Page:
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The clock struck midnight, at least figuratively speaking, Tuesday evening on Seattle’s South Park Bridge.  

Lacking funding to repair or replace the deteriorated 80-year-old double-leaf bascule bridge across the Duwamish River, King County's Dept. of Transportation had no choice but to permanently close the structure that handled 20,000 vehicles a day, including a large number of trucks bound for Seattle’s Duwamish industrial area and north-south arterials. 

That the bridge was closed is hardly surprising, given its lengthy list of deficiencies: a federal sufficiency rating of 4 out of 100 (last among Seattle’s high-volume bridges), narrow travel lanes, cracked piers, severely corroded steel, deteriorating concrete, lingering damage from the 2000 Nisqually earthquake, high-maintenance machinery. This list goes on and on. 

There are several other routes in and out of South Park neighborhood, but residents and business owners are understandably concerned about the closure’s economic impact, particularly at a time when every customer counts. One less Duwamish River crossing will send truckers and other motorists to other routes, most of which are already suffering from volume-related stress. 

How long South Park’s semi-isolation lasts depends on how quickly state and local officials can raise $131 million for a replacement structure. Approximately $80 million has been cobbled together so far, and there’s hope that the case for a new bridge will be strong enough to justify a federal grant to cover the balance. King County has already scheduled public hearings on potential right-of-way realignments for a new crossing.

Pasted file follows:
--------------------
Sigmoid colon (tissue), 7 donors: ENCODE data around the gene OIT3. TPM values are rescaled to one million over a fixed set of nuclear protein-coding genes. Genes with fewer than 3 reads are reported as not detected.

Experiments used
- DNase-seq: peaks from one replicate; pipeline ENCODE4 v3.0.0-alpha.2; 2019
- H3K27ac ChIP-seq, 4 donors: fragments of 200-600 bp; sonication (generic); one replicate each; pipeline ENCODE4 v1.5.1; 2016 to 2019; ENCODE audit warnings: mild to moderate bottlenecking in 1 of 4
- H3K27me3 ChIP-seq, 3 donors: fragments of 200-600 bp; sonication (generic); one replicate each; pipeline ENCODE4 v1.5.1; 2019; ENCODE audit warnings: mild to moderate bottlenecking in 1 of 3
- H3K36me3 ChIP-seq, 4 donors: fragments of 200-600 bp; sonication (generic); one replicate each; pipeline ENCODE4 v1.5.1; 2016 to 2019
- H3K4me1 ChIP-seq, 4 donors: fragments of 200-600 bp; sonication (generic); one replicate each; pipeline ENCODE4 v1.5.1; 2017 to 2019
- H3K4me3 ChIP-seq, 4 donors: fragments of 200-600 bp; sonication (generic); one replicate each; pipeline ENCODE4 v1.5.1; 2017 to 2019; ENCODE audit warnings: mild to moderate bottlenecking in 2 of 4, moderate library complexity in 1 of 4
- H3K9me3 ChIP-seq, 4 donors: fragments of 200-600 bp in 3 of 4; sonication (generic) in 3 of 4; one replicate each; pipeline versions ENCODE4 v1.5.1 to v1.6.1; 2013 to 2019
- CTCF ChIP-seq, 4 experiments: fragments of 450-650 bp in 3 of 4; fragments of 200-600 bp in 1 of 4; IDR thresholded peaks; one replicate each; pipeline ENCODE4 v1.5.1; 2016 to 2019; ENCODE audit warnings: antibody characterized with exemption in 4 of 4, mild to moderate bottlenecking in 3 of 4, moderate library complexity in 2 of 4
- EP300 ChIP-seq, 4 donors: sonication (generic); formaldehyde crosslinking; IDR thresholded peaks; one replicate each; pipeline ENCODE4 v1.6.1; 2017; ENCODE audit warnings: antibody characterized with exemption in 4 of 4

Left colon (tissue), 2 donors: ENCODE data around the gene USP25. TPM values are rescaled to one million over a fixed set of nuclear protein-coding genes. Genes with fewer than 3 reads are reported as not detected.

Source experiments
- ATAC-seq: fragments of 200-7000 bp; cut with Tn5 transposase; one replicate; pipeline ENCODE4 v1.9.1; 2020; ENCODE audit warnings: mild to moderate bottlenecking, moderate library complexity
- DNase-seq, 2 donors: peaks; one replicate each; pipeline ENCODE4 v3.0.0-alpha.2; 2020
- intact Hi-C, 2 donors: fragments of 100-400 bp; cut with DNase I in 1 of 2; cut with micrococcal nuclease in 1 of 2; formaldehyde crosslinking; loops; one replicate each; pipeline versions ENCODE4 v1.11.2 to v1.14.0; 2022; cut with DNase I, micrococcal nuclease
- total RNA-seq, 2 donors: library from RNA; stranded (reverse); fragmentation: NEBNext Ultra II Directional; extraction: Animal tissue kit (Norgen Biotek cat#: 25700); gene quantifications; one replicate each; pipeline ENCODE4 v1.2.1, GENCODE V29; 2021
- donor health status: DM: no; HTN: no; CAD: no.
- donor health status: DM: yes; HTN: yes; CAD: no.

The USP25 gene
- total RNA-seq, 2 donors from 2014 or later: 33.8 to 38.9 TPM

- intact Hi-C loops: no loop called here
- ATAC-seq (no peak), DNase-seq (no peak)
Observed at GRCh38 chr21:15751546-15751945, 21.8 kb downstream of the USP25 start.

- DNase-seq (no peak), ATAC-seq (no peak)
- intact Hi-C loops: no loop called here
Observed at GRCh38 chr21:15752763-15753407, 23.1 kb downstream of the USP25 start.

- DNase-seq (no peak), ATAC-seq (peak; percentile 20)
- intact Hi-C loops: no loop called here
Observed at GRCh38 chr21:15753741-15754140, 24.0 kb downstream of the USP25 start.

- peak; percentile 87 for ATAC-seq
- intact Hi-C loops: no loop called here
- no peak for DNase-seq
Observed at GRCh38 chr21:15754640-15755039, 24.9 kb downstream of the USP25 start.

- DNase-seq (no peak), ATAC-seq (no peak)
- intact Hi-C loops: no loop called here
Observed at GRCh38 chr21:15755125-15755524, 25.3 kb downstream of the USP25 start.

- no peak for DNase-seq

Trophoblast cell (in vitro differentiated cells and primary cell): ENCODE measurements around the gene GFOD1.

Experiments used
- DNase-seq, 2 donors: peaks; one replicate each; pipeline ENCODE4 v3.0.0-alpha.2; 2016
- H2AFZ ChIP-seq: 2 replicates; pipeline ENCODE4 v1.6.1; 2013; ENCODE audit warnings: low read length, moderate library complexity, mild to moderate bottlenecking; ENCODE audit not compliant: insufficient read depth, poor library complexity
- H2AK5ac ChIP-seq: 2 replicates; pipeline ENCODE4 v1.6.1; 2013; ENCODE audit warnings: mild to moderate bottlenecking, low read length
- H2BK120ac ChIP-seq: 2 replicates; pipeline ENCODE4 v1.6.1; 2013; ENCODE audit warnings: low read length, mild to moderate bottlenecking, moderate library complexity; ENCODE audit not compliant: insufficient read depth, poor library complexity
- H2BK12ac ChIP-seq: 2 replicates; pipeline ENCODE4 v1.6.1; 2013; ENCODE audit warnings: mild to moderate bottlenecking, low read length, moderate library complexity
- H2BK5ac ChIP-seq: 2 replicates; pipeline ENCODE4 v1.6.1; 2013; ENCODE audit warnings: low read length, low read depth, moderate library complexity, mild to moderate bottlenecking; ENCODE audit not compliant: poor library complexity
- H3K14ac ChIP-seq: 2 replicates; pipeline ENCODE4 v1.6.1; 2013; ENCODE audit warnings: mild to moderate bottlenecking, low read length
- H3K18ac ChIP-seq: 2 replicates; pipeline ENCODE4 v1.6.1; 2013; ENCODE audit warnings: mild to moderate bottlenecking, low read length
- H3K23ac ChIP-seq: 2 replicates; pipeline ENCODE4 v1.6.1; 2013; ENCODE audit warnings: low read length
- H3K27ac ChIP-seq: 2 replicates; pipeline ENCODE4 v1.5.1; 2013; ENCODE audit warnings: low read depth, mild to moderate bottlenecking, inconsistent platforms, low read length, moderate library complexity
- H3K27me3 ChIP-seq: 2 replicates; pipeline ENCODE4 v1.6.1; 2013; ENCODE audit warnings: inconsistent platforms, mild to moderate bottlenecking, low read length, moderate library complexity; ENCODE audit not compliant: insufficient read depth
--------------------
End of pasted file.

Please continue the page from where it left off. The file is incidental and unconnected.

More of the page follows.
Still, it will be two to three years before a new bridge is in place, leaving a lot of questions about South Park’s immediate future. 

One thing is certainthe neighborhood knows how to send an old piece of infrastructure out of service in style.  

Hundreds, if not thousands, joined in a neighborhood bridge-closing ceremony, paying their personal tributes with a final walk across the drawspans before the scheduled 7:00 pm closing time. There were bagpipes and tribal drummers, commemorative t-shirts and ribbons, artists and vintage busses, tearful reminiscences and vocal criticism of city and county officials for not moving more quickly to secure a replacement. 

 One could argue that the creaky, rust-coated structure was seen as more than just a handy route across the river. It was a beloved, long-time member of the community that deserved a better fate. 

But by the time the sun slipped behind the Olympic Mountains, the South Park Bridge drawspans were upright and locked (minus a few reflectors and other components appropriated as souvenirs), awaiting their scheduled dismantlement later this year.